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India seeks Turkey restraint

We are deeply concerned at the unilateral military offensive by Turkey in northeast Syria, India said in a statement
Syrians flee shelling by Turkish forces in Ras al Ayn, northeast Syria, on Wednesday, October 9, 2019

Our Special Correspondent   |   New Delhi   |   Published 10.10.19, 09:32 PM

India on Thursday urged Turkey to exercise restraint and respect Syria’s sovereignty a day after Ankara, with US President Donald Trump’s approval, attacked a Syrian militia that had helped Washington fight the Islamic State.

“We are deeply concerned at the unilateral military offensive by Turkey in northeast Syria. Turkey’s actions can undermine stability in the region and the fight against terrorism. Its action also has the potential for causing humanitarian and civilian distress,” India said in a statement.

“We call upon Turkey to exercise restraint and respect the sovereignty and territorial integrity of Syria. We urge the peaceful settlement of all issues through dialogue and discussion.”

India’s statement is likely to put an added strain on  its relations with Turkey, which has been critical of New Delhi’s recent decisions on Jammu and Kashmir. Turkish President Recep Tayyip Erdogan had broached Kashmir in his speech at the United Nations General Assembly as part of Ankara’s continuing campaign against India’s actions.

India’s statement on Turkey’s offensive came after Trump himself called the operation a “bad idea’’ although he had agreed to it over the weekend after a phone conversation with Erdogan.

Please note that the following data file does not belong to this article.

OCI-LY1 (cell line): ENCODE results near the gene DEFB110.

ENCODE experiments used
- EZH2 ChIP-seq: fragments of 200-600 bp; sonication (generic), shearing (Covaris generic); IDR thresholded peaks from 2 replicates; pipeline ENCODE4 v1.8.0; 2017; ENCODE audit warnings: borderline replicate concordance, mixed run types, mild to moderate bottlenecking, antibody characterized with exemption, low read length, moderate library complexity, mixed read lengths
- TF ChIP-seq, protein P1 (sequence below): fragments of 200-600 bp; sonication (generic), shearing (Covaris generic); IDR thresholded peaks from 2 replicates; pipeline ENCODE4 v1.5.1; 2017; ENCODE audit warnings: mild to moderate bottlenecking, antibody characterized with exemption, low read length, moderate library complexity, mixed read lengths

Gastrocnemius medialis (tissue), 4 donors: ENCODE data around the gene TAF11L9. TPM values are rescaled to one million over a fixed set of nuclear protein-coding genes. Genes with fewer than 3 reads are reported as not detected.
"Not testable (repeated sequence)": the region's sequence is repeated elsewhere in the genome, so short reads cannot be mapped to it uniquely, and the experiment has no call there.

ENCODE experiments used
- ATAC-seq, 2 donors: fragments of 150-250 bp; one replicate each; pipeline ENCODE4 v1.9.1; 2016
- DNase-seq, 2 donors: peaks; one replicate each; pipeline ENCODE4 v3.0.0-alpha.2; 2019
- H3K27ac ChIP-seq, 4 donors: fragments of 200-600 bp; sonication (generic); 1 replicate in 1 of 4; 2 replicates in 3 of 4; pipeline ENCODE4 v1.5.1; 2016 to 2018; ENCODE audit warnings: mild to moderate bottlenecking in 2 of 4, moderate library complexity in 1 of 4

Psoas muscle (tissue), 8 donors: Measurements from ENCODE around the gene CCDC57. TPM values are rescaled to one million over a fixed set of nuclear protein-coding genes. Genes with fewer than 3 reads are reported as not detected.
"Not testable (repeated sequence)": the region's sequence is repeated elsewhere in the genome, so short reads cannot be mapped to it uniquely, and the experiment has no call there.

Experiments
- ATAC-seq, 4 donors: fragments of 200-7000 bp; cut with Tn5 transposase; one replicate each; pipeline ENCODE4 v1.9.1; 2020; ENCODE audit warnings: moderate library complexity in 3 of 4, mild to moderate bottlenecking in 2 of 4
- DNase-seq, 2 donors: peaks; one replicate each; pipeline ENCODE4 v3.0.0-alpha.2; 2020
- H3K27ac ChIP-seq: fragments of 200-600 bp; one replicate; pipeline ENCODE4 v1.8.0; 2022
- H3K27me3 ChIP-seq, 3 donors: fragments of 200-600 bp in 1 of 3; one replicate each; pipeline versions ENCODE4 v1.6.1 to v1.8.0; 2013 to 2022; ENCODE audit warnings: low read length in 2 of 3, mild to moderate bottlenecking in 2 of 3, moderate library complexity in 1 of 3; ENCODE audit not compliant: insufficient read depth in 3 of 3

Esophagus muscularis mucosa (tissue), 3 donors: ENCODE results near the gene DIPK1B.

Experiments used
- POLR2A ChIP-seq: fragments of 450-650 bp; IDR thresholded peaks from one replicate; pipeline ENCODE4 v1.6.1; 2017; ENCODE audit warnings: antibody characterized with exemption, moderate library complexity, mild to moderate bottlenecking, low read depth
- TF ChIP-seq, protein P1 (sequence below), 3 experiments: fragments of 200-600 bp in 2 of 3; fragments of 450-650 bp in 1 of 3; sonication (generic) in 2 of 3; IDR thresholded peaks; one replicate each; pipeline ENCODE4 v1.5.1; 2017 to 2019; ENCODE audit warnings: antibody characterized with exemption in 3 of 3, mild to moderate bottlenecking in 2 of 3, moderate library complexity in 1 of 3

Turkey has for a long time been itching to go after the Kurdish-led Syrian Democratic Forces in northeastern Syria, arguing the militia poses a threat to the Turkish people. Ankara also says it wants to create a safe zone in the area to facilitate the return of Syrian refugees.

Since the world waded into the popular uprising against the Assad regime in Syria in 2011, India has adhered to a policy of non-interventionism in the conflict, which has various countries fishing in the Arab nation’s troubled waters.

The change of government in Delhi did not see a change in strategy although many of the Gulf countries have a stake in the conflict, among them Saudi Arabia and the UAE, with whose leadership Prime Minister Narendra Modi has a particularly close equation.

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